Welcome to the MedMetrics Blog

The MedMetrics blog provides comments and insights regarding the world of Workers’ Compensation, principally, issues that are medically-related. The blog offers viewpoints regarding issues affecting the industry written by persons who have long experience in the industry. Our intent is to offer additional fabric, perspective, and hopefully, inspiration to our readers.

Search The MedMetrics Blog

Thursday, June 21, 2012

Your Data can Spot Creeping Catastrophic Claims

by Karen Wolfe

 “One of the biggest cost drivers in Workers’ Compensation is seemingly “average” claims that take a turn for the worst and result in several years of medical treatment and disability.”[i]

Too often seemingly innocuous claims lay under the radar, unnoticed until the damage is done. Mark Walls in this article does an excellent job of pointing to several conditions that should serve as indicators of impending trouble. He discusses issues such as return to work, comorbidities, and psycho-social factors that can contribute to claim deterioration. His ideas are good and there are many more indicators that can be added to the list to recognize creeping calamity.

More indicators
In fact, there are many subtle tip-offs in claims that could lead to effective prevention if noticed earlier. Delayed injury reporting and treatment is one. We know from industry research that a delay between the date of injury and first medical treatment is a predictor of claim complexity, regardless of the reason. Speculation regarding motivators of delay in filing a claim or to seeking medical treatment may not be as important as actually identifying the situation early and intensifying scrutiny of the claim. The opportunity is to discover claims with migrating intensity early, thereby avoiding unnecessary cost.

Knowing is not enough
Unfortunately, knowing what conditions in claims might lead to trouble is not quite enough. Trying to apply the knowledge without a defined process has variable results. Manually identifying claims with perilous conditions is an inconsistent and inefficient endeavor because mere humans simply cannot do it well. Professionals, busy with a myriad of tasks, cannot monitor claims consistently enough to detect insidious conditions. Better process tools are needed and, happily, they are available.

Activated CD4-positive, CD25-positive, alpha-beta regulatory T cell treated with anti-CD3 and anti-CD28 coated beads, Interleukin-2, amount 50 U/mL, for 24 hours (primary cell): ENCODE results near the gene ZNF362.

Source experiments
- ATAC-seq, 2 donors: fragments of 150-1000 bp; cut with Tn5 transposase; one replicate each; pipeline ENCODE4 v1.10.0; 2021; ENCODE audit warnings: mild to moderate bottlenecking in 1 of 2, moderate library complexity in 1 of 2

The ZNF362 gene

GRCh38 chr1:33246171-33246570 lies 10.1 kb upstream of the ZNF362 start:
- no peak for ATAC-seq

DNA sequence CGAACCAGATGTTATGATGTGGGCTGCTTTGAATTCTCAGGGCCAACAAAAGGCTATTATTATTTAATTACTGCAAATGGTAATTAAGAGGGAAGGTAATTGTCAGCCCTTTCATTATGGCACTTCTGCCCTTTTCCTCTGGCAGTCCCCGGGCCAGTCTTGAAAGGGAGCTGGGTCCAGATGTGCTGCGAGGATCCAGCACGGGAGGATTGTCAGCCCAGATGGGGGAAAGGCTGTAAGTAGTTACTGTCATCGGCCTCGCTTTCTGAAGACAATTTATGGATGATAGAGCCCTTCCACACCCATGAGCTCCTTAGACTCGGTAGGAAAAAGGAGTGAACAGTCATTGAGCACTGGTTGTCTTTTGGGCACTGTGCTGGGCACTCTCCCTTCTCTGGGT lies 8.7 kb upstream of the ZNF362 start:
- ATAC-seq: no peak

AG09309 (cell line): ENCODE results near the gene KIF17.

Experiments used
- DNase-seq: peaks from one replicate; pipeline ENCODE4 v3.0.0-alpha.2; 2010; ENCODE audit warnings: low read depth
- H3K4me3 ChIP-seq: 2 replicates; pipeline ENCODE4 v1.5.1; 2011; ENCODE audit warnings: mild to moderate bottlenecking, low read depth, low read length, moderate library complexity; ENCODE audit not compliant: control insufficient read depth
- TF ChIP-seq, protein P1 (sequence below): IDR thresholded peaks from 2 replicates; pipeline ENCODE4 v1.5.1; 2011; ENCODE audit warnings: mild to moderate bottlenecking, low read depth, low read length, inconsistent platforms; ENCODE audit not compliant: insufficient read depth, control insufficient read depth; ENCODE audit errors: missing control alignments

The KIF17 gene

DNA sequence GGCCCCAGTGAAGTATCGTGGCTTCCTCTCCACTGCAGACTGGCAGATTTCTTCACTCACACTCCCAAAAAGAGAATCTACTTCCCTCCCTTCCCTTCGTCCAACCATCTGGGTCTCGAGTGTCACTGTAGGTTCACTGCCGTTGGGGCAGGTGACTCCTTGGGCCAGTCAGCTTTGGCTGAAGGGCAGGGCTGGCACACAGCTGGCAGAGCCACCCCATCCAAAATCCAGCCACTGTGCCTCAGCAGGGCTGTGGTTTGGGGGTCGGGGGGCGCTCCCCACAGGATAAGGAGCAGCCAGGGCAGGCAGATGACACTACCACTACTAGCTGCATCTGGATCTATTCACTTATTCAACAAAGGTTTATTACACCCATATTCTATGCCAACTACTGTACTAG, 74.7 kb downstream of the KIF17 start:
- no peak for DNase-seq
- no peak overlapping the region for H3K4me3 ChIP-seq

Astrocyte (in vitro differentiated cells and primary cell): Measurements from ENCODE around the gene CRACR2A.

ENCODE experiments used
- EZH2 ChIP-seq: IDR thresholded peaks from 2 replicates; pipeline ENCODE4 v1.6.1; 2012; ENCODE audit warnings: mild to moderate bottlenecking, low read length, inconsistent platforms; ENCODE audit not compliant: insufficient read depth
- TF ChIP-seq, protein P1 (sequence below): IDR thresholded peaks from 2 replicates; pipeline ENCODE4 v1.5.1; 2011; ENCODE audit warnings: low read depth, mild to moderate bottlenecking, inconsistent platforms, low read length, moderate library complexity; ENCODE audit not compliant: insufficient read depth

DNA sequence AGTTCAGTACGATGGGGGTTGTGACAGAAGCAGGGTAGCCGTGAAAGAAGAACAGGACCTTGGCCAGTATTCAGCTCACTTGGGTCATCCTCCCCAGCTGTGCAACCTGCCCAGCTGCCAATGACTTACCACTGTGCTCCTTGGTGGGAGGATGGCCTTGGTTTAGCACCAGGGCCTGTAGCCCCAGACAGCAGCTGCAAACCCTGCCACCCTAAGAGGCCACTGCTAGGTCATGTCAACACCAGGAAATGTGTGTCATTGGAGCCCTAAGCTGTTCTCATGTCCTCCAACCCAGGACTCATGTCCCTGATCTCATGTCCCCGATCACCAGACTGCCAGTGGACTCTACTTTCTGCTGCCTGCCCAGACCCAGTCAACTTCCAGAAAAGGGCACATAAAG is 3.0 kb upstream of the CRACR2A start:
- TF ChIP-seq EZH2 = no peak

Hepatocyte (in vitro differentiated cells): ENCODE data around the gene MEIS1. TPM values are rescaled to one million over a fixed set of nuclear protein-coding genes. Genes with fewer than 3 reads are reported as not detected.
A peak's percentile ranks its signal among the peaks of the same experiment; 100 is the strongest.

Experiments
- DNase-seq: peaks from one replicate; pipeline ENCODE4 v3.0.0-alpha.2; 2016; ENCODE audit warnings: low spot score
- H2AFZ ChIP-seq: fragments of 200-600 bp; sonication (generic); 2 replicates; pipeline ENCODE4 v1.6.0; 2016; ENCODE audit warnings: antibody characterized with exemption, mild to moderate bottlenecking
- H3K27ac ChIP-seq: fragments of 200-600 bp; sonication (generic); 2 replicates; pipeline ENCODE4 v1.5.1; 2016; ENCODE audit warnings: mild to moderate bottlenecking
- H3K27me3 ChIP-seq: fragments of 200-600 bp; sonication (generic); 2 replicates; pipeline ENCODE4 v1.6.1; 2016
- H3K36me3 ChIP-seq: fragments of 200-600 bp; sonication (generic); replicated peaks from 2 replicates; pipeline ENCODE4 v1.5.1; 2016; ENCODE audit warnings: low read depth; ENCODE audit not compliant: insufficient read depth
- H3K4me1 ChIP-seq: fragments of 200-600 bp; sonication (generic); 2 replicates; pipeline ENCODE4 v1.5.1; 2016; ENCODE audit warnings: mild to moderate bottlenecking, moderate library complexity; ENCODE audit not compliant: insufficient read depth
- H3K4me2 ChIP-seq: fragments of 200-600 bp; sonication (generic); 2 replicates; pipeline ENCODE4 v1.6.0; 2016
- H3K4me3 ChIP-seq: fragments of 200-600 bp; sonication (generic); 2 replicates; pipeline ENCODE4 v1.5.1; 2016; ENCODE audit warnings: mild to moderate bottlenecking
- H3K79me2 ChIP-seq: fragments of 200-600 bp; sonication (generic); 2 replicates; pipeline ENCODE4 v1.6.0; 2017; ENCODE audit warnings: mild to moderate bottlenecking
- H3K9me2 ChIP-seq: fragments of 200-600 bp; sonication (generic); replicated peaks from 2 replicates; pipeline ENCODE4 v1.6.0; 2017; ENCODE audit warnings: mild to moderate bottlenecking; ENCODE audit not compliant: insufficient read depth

Computer-aided medical management
Technology can be made a powerful work tool in Worker’s Compensation. A specially designed computer software program will monitor current claim data combined with historic data continuously, something mere humans cannot do. A custom computer program will detect trouble every time and notify the appropriate person in the organization so that focused intervention is mobilized.

A software program designed to spot combinations of data elements that portend risk and cost is a powerful cost control tool. It continually searches the data without human involvement. When an adverse situation is discovered, it automatically notifies the right persons.

Work-in-progress tool
Computer-aided medical management programs are designed to be work-in-progress tools that inform the claims management process in real time. They are driven by combinations of data elements that when they appear together in a claim, portend developing risk. Importantly, the computer-aided management tool must continually monitor current and historic data to uncover risk from the broad spectrum. For instance, ICD-9’s in a clam are data elements that can reveal impending trouble in near real time when monitored by a specialized program.